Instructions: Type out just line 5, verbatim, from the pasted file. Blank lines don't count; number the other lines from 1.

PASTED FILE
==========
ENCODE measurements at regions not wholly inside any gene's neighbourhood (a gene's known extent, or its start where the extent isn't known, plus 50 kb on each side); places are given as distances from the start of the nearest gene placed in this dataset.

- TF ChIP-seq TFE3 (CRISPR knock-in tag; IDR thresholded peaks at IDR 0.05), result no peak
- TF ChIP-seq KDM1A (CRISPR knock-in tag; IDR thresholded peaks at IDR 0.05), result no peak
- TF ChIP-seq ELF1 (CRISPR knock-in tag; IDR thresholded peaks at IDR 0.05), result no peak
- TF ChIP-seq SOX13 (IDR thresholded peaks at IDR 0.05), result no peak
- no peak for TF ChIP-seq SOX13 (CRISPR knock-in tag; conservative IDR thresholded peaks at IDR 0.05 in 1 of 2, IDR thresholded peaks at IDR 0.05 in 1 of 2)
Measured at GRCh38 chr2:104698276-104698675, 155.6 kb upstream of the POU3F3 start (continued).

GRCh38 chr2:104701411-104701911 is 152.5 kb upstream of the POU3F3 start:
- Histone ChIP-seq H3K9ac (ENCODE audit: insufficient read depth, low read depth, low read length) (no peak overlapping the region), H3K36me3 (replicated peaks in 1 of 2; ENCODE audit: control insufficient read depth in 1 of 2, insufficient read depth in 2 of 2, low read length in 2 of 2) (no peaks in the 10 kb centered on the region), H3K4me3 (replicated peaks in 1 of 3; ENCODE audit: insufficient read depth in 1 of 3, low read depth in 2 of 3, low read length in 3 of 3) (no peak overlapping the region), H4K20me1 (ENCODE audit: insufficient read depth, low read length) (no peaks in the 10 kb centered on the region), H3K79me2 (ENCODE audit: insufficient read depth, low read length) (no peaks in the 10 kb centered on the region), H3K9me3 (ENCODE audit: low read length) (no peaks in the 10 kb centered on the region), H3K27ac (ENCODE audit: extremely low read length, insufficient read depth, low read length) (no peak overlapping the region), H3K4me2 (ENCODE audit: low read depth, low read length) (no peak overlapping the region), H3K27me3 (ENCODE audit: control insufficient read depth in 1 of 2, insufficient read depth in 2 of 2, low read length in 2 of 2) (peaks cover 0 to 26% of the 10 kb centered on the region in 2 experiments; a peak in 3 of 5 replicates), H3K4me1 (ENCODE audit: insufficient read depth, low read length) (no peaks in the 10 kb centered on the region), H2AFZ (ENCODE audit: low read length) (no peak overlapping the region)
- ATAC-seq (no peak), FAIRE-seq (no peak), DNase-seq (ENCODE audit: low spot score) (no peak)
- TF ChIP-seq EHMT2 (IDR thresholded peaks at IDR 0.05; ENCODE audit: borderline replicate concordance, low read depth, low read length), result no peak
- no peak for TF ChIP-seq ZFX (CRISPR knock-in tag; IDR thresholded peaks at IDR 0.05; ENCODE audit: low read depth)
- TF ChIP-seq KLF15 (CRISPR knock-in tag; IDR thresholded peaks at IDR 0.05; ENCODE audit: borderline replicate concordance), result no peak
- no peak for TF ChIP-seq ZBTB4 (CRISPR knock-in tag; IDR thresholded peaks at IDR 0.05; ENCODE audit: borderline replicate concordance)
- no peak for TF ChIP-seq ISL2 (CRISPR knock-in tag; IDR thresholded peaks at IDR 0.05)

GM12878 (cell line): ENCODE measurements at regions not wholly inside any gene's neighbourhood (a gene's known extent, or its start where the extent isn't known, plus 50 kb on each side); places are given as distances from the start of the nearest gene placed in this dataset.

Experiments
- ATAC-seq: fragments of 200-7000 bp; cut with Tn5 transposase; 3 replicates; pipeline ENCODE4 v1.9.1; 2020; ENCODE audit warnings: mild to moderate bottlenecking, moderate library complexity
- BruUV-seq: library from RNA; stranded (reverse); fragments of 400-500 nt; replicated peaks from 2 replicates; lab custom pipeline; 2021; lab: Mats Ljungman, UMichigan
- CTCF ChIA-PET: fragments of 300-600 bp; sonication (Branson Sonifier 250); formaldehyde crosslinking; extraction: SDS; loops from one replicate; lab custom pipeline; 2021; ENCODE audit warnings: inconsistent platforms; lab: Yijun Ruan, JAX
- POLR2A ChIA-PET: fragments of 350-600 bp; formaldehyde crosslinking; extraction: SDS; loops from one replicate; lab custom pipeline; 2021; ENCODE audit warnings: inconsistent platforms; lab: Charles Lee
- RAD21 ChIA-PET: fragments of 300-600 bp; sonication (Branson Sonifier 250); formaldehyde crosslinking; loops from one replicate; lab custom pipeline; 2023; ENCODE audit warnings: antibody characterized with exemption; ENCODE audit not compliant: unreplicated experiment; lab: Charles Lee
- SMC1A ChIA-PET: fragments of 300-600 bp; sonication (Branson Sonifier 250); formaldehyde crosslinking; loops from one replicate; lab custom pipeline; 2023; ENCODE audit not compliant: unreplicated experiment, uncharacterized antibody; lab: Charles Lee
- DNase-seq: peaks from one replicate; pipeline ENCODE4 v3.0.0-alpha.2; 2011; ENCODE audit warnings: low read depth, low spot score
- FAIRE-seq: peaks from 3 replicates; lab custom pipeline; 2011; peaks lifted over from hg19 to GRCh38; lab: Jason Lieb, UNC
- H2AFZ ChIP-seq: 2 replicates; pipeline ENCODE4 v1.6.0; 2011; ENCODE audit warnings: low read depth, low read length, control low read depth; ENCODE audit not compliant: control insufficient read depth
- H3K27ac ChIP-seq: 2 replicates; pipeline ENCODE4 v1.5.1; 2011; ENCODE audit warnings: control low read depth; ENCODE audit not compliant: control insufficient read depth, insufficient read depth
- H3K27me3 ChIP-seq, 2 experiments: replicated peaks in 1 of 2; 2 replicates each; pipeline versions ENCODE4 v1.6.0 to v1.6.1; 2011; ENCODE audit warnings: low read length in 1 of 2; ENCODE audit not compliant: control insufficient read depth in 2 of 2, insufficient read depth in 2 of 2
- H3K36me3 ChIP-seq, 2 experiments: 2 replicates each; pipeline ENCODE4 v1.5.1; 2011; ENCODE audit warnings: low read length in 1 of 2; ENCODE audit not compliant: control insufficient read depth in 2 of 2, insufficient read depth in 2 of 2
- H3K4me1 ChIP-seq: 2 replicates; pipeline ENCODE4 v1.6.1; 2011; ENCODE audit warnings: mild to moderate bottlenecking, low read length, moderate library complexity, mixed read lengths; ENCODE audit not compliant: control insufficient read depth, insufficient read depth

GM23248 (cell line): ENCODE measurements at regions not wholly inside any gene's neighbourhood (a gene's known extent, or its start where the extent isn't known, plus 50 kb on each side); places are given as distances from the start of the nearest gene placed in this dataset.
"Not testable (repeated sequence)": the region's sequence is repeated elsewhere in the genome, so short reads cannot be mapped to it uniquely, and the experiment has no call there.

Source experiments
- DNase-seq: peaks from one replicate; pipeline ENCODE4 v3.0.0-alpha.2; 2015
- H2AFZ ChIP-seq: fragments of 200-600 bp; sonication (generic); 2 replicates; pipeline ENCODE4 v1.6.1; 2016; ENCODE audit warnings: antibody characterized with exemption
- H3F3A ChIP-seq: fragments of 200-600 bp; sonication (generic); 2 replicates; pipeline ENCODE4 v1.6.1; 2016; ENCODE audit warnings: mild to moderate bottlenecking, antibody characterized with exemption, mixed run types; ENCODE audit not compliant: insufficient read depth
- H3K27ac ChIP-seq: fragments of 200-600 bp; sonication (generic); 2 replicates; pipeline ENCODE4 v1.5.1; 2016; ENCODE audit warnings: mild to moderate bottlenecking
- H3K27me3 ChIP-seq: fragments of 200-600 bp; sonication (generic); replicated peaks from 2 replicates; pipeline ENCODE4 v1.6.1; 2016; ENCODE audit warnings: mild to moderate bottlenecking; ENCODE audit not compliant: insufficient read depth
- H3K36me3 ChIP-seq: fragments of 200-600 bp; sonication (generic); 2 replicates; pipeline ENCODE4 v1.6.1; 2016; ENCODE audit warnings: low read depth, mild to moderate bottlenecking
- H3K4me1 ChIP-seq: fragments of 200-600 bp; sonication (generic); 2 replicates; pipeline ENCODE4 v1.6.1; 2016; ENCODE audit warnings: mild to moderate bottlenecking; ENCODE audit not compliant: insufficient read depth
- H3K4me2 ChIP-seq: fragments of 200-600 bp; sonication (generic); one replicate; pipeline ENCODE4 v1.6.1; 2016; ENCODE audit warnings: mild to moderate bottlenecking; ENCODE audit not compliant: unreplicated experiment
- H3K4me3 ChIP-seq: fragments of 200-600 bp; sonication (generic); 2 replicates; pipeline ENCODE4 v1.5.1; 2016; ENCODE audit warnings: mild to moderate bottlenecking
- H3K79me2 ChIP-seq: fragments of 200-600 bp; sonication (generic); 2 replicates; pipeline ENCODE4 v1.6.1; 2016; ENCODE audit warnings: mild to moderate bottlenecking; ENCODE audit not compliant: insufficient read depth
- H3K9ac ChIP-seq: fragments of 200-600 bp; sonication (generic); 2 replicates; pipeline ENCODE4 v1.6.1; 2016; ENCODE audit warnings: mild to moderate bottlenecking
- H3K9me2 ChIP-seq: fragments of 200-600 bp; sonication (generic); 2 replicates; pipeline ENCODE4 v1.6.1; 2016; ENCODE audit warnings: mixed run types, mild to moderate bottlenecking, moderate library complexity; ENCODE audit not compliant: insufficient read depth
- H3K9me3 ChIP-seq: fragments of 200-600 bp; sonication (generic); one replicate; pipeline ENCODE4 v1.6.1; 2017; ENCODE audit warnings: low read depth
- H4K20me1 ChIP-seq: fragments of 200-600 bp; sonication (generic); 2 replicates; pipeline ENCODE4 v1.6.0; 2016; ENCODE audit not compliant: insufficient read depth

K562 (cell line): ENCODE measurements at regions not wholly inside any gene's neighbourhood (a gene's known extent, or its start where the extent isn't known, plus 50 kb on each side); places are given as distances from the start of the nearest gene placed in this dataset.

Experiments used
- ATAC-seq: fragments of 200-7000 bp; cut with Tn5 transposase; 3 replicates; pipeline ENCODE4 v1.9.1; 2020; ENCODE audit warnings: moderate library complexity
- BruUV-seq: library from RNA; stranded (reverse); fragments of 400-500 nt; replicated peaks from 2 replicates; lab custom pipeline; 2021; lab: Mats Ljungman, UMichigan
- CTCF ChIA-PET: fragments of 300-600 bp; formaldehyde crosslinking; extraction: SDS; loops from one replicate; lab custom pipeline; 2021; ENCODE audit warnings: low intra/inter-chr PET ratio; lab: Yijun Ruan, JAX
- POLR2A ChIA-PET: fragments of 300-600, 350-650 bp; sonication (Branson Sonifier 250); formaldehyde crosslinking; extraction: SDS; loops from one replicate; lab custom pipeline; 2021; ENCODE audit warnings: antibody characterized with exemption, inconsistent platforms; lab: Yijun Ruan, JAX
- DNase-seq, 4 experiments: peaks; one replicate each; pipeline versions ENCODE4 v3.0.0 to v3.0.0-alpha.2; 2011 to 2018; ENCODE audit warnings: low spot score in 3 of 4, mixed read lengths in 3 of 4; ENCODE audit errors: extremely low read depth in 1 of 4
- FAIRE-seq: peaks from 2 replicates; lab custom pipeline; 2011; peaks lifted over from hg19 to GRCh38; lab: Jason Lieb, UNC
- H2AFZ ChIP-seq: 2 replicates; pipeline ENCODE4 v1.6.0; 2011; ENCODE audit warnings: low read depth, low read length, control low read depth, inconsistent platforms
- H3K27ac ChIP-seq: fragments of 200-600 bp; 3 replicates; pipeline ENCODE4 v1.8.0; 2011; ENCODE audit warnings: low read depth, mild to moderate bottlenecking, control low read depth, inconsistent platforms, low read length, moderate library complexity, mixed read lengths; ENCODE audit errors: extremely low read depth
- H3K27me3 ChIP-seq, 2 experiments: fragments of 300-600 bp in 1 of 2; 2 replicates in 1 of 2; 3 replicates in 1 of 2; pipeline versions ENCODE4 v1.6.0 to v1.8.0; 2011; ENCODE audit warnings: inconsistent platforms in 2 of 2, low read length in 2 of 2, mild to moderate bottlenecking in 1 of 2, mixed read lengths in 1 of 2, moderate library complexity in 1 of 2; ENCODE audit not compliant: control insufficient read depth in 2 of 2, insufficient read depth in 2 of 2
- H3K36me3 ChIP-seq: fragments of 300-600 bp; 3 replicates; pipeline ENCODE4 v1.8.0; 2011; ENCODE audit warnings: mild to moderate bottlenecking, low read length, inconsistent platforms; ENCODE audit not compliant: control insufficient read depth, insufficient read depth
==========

- TF ChIP-seq SOX13 (IDR thresholded peaks at IDR 0.05), result no peak